Wednesday, October 10, 2007

Hate Crimes Bill: Should "Haters" get more time or less?

Congress has passed a hate crimes bill which gives money to state, local and Indian law enforcement agencies to help prosecute hate crimes. According to the bill, prosecution of a hate crime applies to “Whoever, whether or not acting under color of law, willfully causes bodily injury to any person or, through the use of fire, a firearm, or an explosive or incendiary device, attempts to cause bodily injury to any person, because of the actual or perceived race, color, religion, or national origin of any person.” The bill not only allows more money to be spent on prosecution of hate crimes but also allows for stricter sentences.
However, opponents of the bill point out that it promotes inequality among victims. According to the bill a villain can get more time for murdering a homosexual or an African American than they would get for murdering a heterosexual or a white person. This allows the homosexual or the African American, and all others covered under the bill, more protection under the law. In an attempt to “prevent” hate crimes and combat hate, are we, as a society, spreading inequality and discrimination, which contributes to hate?

Taking it in another direction, Dozier states “Hate is a kind of anger phobia…Today, however, a phobia is treated as a mental health problem if it significantly interferes with normal functioning. Using this comparison, hate should be treated the same way. In fact, it might be wise to expand the concept of phobia to encompass…persistent, irrational hatred.” Later, in his book Dozier mentions, “Hate…can be delusional. In acting out their hatred, people may honestly believe they are doing the right thing.” Examples of this are Hitler and Pol Pot. If this is true, if hate is delusional or a mental health issue, should persons convicted of hate crimes get more time or less? For other defendants with mental insanity or defects the court takes those issues into account. Should “haters” be allowed to plead some sort of insanity?

2 comments:

ERose said...

While I do believe that those who are criminally insane should have the right to plead insanity, I think that hatred is a normal faculty of the human brain and should not be considered in the same category.

The issue here is the fact that the US is institutionalizing hatred in its lawmaking process. Much like the West Virginia case mentioned in an earlier blog, law enforcement and investigators often assume that crimes between people of different backgrounds are hate crimes. This assumption provides for the perpetuation of hatred and prejudice in this country.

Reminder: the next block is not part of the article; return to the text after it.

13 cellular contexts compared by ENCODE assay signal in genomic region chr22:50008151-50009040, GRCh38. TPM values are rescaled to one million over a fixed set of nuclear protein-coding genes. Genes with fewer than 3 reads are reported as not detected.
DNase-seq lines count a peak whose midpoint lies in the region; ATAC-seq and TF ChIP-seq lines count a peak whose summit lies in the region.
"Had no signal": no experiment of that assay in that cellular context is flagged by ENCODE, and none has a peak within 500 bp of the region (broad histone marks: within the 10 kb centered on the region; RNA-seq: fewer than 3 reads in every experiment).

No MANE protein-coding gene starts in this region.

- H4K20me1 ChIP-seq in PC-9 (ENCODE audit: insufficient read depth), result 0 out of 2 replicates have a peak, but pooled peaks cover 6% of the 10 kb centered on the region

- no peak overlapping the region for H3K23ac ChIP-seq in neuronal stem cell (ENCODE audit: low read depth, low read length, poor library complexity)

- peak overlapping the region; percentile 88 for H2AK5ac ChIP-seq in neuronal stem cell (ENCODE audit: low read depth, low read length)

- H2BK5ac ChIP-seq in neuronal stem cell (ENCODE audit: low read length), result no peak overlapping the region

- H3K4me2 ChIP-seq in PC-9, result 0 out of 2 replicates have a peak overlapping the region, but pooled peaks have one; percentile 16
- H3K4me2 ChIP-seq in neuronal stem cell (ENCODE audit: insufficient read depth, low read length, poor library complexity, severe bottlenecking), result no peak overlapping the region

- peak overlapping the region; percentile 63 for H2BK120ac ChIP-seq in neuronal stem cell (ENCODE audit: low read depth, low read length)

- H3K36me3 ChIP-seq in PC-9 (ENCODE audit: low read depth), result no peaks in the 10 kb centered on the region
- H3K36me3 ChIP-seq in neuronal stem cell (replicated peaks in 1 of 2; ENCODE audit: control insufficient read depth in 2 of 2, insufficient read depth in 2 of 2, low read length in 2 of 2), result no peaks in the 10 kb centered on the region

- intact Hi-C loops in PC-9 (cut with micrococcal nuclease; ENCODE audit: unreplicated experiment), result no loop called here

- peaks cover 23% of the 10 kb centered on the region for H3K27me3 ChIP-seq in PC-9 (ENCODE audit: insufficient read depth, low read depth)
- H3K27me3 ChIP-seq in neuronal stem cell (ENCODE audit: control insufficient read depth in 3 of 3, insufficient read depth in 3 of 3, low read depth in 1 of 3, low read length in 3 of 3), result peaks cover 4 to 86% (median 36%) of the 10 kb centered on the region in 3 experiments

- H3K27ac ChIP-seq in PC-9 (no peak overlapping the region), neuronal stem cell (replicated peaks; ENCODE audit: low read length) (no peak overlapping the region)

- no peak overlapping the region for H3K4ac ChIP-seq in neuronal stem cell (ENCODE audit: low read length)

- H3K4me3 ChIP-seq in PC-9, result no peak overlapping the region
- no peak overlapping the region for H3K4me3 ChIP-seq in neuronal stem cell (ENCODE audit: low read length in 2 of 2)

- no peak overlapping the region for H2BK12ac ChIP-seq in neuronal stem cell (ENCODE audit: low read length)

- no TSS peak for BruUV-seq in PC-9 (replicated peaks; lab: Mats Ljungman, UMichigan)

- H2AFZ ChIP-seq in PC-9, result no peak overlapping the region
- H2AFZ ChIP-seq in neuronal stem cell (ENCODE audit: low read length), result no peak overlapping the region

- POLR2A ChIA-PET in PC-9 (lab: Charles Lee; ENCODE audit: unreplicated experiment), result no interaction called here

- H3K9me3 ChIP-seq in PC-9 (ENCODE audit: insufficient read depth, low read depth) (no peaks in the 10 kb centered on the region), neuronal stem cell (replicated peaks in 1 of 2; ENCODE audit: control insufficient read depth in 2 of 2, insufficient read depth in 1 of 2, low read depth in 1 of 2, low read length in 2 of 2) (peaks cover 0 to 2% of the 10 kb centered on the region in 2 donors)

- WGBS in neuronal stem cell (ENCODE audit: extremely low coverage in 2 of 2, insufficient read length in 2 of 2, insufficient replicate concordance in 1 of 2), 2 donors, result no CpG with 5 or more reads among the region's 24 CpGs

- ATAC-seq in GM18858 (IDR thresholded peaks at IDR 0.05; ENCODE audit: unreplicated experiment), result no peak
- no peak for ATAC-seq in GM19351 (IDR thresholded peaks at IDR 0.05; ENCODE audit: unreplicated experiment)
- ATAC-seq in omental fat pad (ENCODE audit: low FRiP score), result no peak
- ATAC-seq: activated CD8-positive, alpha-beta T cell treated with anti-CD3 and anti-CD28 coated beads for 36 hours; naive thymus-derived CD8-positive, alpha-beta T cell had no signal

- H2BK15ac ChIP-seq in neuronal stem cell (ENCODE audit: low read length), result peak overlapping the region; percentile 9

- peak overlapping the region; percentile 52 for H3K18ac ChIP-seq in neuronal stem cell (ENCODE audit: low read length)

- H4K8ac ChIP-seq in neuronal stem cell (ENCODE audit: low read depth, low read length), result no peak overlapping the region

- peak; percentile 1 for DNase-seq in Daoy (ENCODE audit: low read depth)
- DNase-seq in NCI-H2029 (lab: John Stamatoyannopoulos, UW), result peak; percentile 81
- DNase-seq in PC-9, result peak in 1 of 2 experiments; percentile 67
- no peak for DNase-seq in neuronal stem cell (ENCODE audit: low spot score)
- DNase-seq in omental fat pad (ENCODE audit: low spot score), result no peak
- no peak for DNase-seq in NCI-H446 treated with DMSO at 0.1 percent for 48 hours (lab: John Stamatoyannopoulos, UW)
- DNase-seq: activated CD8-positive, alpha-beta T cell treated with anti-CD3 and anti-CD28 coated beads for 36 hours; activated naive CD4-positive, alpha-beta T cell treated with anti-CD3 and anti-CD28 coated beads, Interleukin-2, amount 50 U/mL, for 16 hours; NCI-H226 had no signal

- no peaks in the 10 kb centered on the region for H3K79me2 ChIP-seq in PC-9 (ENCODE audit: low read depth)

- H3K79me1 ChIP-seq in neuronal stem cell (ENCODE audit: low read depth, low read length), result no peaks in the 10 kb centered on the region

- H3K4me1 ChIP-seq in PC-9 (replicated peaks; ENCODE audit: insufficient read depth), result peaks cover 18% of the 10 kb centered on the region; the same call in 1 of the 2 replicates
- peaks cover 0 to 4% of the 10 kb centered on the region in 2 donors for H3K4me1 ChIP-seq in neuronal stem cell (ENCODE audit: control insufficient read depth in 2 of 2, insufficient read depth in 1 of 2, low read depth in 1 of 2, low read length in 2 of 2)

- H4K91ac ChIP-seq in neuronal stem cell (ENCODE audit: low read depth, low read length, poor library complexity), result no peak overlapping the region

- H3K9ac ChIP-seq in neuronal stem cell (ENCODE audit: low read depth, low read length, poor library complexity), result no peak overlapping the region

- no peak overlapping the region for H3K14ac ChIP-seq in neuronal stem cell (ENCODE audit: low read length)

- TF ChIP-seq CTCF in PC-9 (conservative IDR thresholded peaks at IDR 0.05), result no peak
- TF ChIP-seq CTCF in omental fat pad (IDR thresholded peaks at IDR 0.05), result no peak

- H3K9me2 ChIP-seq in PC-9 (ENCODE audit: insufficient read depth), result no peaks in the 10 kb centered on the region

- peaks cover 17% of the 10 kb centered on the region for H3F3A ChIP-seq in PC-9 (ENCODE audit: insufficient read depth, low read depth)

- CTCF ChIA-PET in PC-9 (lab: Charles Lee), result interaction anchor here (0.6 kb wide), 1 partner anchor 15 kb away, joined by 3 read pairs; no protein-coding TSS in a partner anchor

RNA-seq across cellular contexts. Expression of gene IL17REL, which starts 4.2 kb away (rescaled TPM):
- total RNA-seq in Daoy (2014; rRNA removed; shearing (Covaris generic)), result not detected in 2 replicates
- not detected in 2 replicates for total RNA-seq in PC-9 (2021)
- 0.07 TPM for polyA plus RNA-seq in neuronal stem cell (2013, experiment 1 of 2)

By making laws that raise the severity of a crime based on hate, we are making racial, sexual, and religious prejudice a mainstream issue. By institutionalizing hate, prejudice, and an awareness of our differences, we are taking a giant step back from being created equal.

jolz said...

I agree with erose. I refuse to believe every act of hate is as a result of mentally insane individuals. Anyone who thinks otherwise is probably looking at human nature through a pair of rose colored glasses and is unwilling to accept the inherent cruelty of human beings.

Dozier also says that hate was a product of the limbic system, which is a primitive part of the brain. If he is in fact correct then everyone with a limbic system, ie every human being, has the capacity to hate. So why do some hate and others do not? From the Dozier reading I think it is because hate, a feature of the primitive neural system, lies dormant in everyone. It is only activated under certain circumstances and conditions. How one reacts to these situations depends on how their own well being may be affected. Therefore, unless it is medically proven that a person is mentally insane, I think he or she should not automatically be allowed to plead insanity for committing a hate crime.

In addition, although I do not justify the law’s partiality to blacks and homosexuals, I can definitely see why it would be considered. These are two groups of people that have been victims of hate crimes more than any other. Partiality towards these groups was probably an attempt to curb or lessen the attacks on them. I will reiterate that I do not agree with this for this is not a step towards equal rights for all.